Private Project


AVOICE4PEACE offers a rare glimpse at the vibrant and expressive musical culture of Kenya and illustrates the meaningful contribution of three musicians who are using music - humanity’s universal language - to bring about peace in Kenya and around the world.

  • Bud Simpson
  • U.S. Embassy, Nairobi
  • Music Celebrations International
  • Jefferson M. Braswell
  • American Choral Directors Association
  • Ken Wakia
    Key Cast
  • Kevin Fenton
    Key Cast
  • Maureen Obadha
    Key Cast
  • Ambassador Robert F. Godec
    Key Cast
  • Raouf Mazou
    Key Cast
  • Peter Twycross
    Key Cast
  • Brett Bittner
  • Luka Sharron
    Sound Design
  • Diana Benocilla
    Lead Animator
  • Evie Maina
    Location Managers
  • Josephat King'Ori
    Location Managers
  • Project Type:
  • Runtime:
    44 minutes 30 seconds
  • Completion Date:
    March 31, 2017
  • Production Budget:
    50,000 USD
  • Country of Origin:
    United States
  • Country of Filming:
  • Language:
  • Shooting Format:
    Super 16mm
  • Aspect Ratio:
  • Film Color:
  • First-time Filmmaker:
  • Student Project:
  • World Premiere
    April 4, 2017
    World Premiere
  • Madrid International Film Festival
    July 10, 2017
    Nominated: Best Short Documentary, Best Director of a Short Documentary, Scientific & Educational Award
Director Biography - Bud Simpson

Bud Simpson is an international Director/DP known for his short documentaries. AVOICE4PEACE is Bud’s first film and he his thrilled to share it with the international filmmaking community.

From a ripe age, he knew that he was put on this earth to make meaningful films - cultural artifacts - that resound with and captivate audiences. Bud studied history at Florida State University, and became faculty at the university soon after graduating. He now pursues film full-time. His production company is based out of Atlanta, GA, where he lives with his wife, Eva.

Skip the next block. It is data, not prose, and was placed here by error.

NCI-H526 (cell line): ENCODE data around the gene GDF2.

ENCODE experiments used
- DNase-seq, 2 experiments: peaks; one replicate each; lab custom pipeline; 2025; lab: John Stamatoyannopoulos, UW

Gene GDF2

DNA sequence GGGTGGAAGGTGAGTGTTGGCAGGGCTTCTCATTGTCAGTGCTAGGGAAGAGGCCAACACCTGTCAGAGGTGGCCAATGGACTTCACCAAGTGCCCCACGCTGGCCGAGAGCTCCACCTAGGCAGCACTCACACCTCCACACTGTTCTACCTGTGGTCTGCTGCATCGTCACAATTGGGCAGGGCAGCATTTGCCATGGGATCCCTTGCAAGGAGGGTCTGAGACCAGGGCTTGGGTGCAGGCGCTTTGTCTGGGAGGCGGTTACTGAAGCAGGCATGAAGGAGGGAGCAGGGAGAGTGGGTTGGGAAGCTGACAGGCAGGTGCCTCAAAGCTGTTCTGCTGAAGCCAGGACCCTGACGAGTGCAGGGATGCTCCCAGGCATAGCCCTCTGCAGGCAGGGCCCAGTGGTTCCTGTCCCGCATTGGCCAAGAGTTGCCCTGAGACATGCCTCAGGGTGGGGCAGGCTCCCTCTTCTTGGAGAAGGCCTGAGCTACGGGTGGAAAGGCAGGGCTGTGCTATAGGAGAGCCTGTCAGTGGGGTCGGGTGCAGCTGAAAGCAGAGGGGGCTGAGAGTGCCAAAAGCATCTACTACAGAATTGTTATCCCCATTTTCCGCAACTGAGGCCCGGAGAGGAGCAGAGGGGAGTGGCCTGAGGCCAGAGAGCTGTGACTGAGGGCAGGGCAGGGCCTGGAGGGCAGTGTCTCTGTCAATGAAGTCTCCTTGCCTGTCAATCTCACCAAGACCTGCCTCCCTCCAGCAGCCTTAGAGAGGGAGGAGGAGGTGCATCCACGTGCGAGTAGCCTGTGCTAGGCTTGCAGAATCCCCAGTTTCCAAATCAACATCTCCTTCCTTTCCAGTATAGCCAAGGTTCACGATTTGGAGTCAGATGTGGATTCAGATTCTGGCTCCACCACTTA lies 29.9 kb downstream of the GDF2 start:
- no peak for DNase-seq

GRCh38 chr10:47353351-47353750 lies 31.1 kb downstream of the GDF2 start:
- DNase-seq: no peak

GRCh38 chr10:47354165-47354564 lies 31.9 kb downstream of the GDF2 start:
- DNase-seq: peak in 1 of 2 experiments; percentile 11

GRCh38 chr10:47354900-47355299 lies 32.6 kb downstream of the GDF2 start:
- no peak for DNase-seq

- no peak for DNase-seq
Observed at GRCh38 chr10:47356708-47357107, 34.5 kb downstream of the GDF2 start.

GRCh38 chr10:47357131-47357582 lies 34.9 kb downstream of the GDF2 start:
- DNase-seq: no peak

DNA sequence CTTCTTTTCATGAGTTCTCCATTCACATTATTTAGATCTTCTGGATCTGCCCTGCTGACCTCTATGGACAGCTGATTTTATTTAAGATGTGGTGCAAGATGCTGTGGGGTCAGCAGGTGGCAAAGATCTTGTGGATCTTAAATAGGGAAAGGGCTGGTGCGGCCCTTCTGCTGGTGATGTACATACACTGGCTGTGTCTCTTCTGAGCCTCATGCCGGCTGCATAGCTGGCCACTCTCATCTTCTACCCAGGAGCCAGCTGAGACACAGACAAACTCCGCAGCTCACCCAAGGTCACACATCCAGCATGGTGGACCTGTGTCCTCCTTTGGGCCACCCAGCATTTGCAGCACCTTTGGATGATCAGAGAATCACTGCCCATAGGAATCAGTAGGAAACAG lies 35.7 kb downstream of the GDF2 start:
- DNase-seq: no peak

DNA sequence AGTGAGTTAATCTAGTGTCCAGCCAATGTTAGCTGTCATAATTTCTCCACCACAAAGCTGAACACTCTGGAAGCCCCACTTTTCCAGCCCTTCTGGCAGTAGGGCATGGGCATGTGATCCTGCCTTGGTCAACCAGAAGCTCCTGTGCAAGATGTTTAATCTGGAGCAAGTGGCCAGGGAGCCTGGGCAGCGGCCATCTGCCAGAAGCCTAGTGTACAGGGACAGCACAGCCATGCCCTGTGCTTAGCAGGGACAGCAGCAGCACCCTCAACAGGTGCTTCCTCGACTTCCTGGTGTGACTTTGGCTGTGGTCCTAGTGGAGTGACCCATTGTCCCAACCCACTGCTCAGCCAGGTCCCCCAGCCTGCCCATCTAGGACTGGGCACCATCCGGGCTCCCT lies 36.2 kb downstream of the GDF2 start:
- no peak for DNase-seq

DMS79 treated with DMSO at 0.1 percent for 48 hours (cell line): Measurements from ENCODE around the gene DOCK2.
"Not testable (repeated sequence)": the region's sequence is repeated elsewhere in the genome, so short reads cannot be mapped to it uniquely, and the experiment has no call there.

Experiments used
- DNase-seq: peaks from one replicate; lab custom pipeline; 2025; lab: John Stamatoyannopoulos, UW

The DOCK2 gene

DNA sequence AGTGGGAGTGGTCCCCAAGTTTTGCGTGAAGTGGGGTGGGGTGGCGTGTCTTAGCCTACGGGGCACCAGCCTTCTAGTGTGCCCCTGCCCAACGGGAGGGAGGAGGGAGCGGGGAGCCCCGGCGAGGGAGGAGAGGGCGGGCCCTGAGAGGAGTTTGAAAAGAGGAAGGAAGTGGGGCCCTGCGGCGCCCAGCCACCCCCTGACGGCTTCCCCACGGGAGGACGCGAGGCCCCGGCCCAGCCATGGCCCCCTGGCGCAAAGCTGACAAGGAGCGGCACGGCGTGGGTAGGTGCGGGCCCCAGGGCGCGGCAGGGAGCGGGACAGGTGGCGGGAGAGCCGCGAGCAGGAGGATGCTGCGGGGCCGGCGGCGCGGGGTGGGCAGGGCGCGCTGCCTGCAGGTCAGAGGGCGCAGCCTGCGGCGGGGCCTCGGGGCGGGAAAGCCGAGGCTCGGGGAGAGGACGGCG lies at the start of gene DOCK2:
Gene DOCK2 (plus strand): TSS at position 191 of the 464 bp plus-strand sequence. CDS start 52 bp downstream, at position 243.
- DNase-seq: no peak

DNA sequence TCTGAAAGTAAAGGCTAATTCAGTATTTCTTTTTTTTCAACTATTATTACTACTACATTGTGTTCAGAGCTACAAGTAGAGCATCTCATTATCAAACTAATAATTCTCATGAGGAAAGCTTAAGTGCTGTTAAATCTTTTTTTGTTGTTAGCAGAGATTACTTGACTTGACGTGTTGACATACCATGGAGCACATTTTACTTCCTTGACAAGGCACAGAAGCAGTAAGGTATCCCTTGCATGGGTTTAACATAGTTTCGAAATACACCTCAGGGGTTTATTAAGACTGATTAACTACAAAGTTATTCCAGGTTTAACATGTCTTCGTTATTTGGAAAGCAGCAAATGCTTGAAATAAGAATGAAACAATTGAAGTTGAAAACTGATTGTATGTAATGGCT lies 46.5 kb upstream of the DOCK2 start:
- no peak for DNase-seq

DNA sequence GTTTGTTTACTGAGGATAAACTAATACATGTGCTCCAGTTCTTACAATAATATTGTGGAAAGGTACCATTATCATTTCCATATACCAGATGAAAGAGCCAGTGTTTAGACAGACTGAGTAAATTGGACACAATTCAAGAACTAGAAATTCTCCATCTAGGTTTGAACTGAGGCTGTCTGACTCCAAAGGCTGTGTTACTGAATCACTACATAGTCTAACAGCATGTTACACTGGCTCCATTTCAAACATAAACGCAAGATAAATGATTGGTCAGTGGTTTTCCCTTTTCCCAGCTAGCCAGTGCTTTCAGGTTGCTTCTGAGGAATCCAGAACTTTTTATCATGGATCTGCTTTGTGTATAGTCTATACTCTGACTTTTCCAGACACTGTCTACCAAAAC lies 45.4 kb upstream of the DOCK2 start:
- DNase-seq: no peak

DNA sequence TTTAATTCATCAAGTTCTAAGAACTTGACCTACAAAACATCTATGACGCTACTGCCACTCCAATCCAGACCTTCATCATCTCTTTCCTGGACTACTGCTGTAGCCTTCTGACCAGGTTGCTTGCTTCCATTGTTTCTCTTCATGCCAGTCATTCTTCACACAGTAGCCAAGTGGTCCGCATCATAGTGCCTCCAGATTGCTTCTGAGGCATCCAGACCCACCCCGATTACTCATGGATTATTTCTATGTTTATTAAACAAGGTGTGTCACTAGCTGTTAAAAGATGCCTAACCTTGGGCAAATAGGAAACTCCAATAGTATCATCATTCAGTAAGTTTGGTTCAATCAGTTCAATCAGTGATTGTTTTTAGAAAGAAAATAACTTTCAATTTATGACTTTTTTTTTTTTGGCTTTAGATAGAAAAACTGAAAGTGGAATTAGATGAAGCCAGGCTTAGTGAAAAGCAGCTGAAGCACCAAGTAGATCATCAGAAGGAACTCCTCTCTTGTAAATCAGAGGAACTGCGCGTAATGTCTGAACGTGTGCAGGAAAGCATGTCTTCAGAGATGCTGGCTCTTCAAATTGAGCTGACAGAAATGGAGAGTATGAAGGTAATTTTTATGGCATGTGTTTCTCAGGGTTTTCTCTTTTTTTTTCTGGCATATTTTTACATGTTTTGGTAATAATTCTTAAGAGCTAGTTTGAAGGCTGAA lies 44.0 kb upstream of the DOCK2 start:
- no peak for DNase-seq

His goal for the next year is to produce several short narrative films.

Add Director Biography
Director Statement

“We’re on our way now!” I shouted into my cellphone, as our small van raced across a deserted Nairobi thoroughfare; the morning sun just beginning to kiss the sky. Our United Nations commuter plane was just moments from departing on its biweekly flight to
Kakuma Refugee Camp, and my producer and I were going to miss it. We arrived at a small airport to a sea of slowly shaking heads and chiding looks. We were late, and there was seemingly no hope of getting on that plane. But thanks to a heated exchange between Ken and the airport staff, we found ourselves seated at the back of a prop-job, flying high above Kenya, on our way to one of the largest refugee camps in the world.

I realized several days after our visit that our late arrival was analogy for something much more significant. I was not only late to catching my flight to the camp, but I was late to understanding the burdens placed on refugees; late to putting faces to the countless numbers; and I was late to knowing what peace means to a refugee: having a home.

Refugees are the result of violence that is systemic - violence that has become an epidemic - where one’s only recourse is to run from it. We never set out to make a film about refugees. But as we began to explore the causes and side effects of violence around the world, and the ways that music is used to de-escalate it, we naturally found ourselves at Kakuma.

When people ask me what it was like visiting Kakuma, I ask them to imagine the sounds of movement, the sound of color, of dress; I ask them to imagine a place where the cultures of fifteen nationalities converge in a single space: I ask them to imagine a human symphony.

And lastly, I ask them to imagine joy in it’s purest form: joy as a result of just being alive. This surprises most people, as it surprised me when I first visited. How could there be an ounce
of joy in this place? But the young ladies and gentlemen at Kakuma expressed an intrinsic joy that I’ve never known - and it was because they were simply alive, living on this precious Earth.

AVOICE4PEACE is a small window into the lives and music of Kenyans, including the refugees that call Kenya home. I hope that you let this film ‘sink in’, and I hope that it leaves you with renewed sense of humanity, and that it helps you discover - like I did - that it’s never too late to bring a little more peace to this world.